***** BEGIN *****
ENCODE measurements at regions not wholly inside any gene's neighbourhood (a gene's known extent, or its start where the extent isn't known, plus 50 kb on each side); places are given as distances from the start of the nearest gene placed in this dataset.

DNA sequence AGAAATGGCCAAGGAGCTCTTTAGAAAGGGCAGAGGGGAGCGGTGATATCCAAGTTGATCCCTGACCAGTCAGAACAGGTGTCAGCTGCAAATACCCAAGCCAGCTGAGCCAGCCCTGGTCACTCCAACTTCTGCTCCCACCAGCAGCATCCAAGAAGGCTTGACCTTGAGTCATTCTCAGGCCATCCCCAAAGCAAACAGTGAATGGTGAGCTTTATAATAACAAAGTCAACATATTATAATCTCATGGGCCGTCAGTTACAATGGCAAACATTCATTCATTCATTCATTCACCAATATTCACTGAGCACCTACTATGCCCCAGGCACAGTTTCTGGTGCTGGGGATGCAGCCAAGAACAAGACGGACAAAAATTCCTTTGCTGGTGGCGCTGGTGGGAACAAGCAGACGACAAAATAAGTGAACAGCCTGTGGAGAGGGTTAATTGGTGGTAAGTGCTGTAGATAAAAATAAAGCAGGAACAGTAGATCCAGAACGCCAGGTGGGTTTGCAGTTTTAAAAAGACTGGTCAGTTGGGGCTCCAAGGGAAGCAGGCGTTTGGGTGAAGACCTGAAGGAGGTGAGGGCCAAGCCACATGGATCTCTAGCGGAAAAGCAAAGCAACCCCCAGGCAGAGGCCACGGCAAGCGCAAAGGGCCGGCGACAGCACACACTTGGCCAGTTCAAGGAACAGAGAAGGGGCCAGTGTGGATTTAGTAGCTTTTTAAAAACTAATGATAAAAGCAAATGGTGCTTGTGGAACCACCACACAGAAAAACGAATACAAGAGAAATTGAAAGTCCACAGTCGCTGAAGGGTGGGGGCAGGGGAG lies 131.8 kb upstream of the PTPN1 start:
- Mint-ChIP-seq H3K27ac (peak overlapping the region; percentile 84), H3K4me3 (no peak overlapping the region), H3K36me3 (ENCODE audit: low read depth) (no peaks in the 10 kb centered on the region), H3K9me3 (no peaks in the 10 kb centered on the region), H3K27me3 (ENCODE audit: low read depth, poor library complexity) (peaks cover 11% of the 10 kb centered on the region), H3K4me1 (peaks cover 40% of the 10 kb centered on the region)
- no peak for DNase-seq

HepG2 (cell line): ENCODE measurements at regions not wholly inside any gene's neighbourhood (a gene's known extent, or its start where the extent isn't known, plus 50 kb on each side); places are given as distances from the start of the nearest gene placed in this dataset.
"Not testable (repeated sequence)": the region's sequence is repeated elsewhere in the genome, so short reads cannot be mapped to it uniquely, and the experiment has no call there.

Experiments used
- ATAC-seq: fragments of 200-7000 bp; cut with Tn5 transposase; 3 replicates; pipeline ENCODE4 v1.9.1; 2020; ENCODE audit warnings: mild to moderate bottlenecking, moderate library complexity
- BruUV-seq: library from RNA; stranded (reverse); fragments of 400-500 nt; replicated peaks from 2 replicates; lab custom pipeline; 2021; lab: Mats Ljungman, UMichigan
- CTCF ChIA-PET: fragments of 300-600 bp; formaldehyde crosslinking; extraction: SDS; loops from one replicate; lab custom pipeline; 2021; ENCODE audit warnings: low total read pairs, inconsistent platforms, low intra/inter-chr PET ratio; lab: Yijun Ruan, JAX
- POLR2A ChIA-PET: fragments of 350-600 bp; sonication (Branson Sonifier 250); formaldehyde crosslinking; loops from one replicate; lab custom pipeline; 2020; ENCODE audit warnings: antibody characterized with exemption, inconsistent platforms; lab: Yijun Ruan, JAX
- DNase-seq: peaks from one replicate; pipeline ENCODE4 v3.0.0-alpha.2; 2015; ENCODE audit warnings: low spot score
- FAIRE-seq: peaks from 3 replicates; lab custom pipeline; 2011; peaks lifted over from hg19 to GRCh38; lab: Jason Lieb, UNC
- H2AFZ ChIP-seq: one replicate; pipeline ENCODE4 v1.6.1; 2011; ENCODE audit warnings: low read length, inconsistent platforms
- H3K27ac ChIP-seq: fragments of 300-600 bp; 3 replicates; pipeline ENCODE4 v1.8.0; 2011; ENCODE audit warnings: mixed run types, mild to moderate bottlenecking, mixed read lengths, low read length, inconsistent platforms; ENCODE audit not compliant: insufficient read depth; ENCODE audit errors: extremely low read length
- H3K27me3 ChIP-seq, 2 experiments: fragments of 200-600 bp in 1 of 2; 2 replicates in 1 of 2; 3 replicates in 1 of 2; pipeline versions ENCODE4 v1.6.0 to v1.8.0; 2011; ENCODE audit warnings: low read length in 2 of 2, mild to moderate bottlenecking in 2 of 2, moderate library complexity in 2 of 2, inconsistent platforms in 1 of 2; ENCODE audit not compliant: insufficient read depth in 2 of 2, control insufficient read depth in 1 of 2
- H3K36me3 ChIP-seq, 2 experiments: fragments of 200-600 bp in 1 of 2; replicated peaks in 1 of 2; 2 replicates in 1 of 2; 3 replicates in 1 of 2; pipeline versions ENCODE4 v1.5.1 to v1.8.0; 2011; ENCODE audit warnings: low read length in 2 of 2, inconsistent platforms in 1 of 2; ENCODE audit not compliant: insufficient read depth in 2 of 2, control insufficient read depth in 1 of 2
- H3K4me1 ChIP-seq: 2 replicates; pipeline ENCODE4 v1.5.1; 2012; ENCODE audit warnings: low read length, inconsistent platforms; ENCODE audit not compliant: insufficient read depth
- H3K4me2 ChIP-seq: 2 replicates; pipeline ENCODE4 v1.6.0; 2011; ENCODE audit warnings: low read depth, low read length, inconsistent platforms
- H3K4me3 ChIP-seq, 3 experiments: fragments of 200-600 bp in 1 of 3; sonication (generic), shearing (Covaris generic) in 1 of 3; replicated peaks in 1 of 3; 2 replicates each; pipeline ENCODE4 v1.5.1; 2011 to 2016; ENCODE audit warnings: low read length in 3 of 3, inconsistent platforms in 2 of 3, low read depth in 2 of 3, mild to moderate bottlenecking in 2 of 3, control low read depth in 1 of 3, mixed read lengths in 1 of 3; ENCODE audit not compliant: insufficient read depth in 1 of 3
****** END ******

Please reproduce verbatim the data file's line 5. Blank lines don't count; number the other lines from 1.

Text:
HepG2 (cell line): ENCODE measurements at regions not wholly inside any gene's neighbourhood (a gene's known extent, or its start where the extent isn't known, plus 50 kb on each side); places are given as distances from the start of the nearest gene placed in this dataset.